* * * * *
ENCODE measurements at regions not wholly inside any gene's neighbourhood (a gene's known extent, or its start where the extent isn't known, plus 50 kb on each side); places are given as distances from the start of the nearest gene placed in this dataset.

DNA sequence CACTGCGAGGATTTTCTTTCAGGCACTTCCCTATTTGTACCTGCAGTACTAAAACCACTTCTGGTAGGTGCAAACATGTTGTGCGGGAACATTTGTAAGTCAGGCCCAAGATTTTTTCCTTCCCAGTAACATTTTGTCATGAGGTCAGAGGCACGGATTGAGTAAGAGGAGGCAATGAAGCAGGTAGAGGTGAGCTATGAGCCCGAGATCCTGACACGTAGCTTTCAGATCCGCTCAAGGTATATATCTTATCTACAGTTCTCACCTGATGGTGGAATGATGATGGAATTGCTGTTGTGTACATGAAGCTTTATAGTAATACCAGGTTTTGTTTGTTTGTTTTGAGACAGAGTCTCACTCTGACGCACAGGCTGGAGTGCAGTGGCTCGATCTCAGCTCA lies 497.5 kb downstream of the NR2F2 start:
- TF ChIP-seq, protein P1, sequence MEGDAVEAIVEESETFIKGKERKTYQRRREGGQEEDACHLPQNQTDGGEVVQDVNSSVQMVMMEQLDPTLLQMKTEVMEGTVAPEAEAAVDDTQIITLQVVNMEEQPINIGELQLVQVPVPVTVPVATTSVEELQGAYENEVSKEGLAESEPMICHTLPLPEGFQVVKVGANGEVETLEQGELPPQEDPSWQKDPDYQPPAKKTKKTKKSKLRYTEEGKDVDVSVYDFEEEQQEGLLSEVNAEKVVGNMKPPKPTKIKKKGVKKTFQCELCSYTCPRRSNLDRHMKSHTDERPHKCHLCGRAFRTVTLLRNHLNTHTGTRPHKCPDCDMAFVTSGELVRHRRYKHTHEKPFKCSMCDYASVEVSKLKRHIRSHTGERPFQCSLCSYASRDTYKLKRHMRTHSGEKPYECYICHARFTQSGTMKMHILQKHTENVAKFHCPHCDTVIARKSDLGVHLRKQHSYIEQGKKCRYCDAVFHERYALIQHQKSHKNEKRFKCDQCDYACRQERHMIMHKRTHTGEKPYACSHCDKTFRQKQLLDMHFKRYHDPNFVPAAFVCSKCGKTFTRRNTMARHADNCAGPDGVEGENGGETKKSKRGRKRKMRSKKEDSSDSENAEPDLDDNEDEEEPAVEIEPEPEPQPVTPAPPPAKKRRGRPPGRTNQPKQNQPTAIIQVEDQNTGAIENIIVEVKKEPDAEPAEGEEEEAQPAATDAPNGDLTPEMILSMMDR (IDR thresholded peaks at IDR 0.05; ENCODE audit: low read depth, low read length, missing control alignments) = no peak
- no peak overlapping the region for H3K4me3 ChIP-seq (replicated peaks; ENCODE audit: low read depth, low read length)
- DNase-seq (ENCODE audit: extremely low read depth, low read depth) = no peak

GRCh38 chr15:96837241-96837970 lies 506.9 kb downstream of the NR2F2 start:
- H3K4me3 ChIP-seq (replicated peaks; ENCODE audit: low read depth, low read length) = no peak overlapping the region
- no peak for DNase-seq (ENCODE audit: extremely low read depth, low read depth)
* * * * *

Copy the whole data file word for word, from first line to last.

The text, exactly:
ENCODE measurements at regions not wholly inside any gene's neighbourhood (a gene's known extent, or its start where the extent isn't known, plus 50 kb on each side); places are given as distances from the start of the nearest gene placed in this dataset.

DNA sequence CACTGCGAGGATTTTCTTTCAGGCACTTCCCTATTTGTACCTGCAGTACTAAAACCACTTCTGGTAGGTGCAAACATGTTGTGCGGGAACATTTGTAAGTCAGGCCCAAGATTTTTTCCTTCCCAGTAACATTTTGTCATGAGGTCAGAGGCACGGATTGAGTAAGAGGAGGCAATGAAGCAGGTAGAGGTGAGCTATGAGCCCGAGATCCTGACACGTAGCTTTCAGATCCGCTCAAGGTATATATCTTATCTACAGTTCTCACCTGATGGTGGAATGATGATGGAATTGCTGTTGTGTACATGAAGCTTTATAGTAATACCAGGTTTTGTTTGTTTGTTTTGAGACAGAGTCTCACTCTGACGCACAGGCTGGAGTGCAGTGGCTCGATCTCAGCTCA lies 497.5 kb downstream of the NR2F2 start:
- TF ChIP-seq, protein P1, sequence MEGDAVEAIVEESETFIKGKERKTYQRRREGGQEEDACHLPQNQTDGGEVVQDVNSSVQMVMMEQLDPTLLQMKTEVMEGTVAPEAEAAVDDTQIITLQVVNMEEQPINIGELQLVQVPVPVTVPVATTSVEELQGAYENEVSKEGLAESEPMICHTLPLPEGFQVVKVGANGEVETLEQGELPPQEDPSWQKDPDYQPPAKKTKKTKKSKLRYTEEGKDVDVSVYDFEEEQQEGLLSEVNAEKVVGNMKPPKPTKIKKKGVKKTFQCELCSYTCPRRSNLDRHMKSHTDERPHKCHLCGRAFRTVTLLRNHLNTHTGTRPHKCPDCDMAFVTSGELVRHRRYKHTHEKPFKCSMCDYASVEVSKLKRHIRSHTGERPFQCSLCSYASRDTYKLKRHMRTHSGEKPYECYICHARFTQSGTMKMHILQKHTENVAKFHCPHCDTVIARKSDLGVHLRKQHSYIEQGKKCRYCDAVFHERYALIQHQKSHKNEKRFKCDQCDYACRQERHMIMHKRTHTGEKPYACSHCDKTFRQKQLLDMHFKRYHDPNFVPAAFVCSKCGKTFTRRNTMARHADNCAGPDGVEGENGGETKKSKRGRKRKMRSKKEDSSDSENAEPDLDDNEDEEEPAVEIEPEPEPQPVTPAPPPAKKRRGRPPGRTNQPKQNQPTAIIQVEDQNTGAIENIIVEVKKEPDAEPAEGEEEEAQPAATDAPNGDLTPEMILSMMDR (IDR thresholded peaks at IDR 0.05; ENCODE audit: low read depth, low read length, missing control alignments) = no peak
- no peak overlapping the region for H3K4me3 ChIP-seq (replicated peaks; ENCODE audit: low read depth, low read length)
- DNase-seq (ENCODE audit: extremely low read depth, low read depth) = no peak

GRCh38 chr15:96837241-96837970 lies 506.9 kb downstream of the NR2F2 start:
- H3K4me3 ChIP-seq (replicated peaks; ENCODE audit: low read depth, low read length) = no peak overlapping the region
- no peak for DNase-seq (ENCODE audit: extremely low read depth, low read depth)